Park Geun-hye, the former president of South Korea and its first female chief executive, was sentenced to 24 years in prison on Friday for corruption and abuse of power charges, effectively a life sentence for the 66-year-old defendant. She was also ordered to pay $17 million in fines.
“Ms. Park’s conviction on bribery, coercion, abuse of power and other charges was the first lower-court ruling on a criminal case to be broadcast live in South Korea. She is the country’s first former leader to be arrested and convicted of crimes since two former military-backed presidents were found guilty of sedition and corruption in the 1990s,” the New York Times noted.
“The defendant abused the presidential authority delegated from the people of this country and it resulted in a large amount of chaos in terms of public order and state management. The responsibility lies with the defendant who has abandoned her constitutional duties,” Judge Kim Se-yun told the court.
Many of the charges stemmed from Park’s association with her longtime friend and adviser Choi Soon-sil, who was sentenced to 20 years for corruption and influence peddling in February. In essence, Choi was accused of using her connections with Park to strongarm business interests into donating large sums of money to organizations she controlled.
Park did not appear in the courtroom on Friday, as she has been boycotting her hearings for the past year, but hundreds of her supporters protested her innocence outside, insisting that she was being persecuted in an act of “political revenge.”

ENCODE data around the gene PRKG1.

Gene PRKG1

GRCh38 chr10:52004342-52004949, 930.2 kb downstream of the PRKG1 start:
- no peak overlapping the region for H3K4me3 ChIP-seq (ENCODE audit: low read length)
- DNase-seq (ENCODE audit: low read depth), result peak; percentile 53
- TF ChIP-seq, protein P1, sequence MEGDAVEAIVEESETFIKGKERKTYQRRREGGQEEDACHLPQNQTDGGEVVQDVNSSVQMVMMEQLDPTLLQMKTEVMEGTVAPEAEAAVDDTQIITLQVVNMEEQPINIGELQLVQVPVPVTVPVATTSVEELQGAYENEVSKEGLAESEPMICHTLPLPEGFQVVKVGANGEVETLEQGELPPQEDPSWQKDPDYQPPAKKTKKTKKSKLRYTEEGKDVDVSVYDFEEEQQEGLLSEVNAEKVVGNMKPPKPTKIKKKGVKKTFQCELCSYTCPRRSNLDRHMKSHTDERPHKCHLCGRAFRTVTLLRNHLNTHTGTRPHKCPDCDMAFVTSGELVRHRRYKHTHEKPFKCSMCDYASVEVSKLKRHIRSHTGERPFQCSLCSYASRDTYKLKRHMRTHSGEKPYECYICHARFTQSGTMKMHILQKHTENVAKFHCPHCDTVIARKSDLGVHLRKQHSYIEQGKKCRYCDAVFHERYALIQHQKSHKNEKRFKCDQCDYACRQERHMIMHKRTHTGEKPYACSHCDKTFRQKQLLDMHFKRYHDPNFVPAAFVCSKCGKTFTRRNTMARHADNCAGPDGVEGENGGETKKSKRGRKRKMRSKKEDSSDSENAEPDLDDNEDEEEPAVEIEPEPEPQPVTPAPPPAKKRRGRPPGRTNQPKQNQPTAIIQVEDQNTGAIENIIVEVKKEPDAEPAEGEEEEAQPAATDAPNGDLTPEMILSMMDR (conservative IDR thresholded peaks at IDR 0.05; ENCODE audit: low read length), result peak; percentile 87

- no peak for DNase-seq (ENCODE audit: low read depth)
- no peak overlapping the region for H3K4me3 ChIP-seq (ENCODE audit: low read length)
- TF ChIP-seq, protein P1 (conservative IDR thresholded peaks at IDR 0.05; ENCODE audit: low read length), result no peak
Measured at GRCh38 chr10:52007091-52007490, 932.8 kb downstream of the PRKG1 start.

Park herself has constantly denied any wrongdoing and protested her extended detention as the trial unfolded. She is expected to appeal her sentence.
Park was impeached in December 2016 by an overwhelming vote of the National Assembly, including many members of her own party. She contested her impeachment but was formally removed from office in March 2017, leading to the special election that seated the current president of South Korea, Moon Jae-in. An arrest warrant was issued for Park shortly after she was removed from office.
Park’s corruption scandals were nothing short of apocalyptic for South Korea’s political culture, looping in the giant electronics corporation Samsung and sending the billionaire heir apparent to the company, Lee Jae-yong, to jail for 12 years in December. Lee was convicted of bribing Park in a bid to tighten his grip over the company.
Yonhap News details some of the 16 charges Park was convicted on:
The court counted 7.3 billion won as bribes she took from Samsung. It also acknowledged 7 billion won as kickbacks provided by retail giant Lotte to Choi’s nonprofit foundation.
The court found Park guilty of forcing SK to fund 8.9 billion won for one of Choi’s firms, though it was never paid.
Park was also convicted of the charges related to her government’s creation and management of an artist blacklist deemed critical of her government. Those on the list were denied state subsidies.
“The case put the relationship between the government and South Korea’s largest family-owned conglomerates, known as ‘chaebols,’ under the microscope, and brought hundreds of thousands of people onto the streets of Seoul demanding Park’s ouster, as a tide of popular anger against the perceived unfair influence of the chaebols swept the country,” Forbes noted on Friday.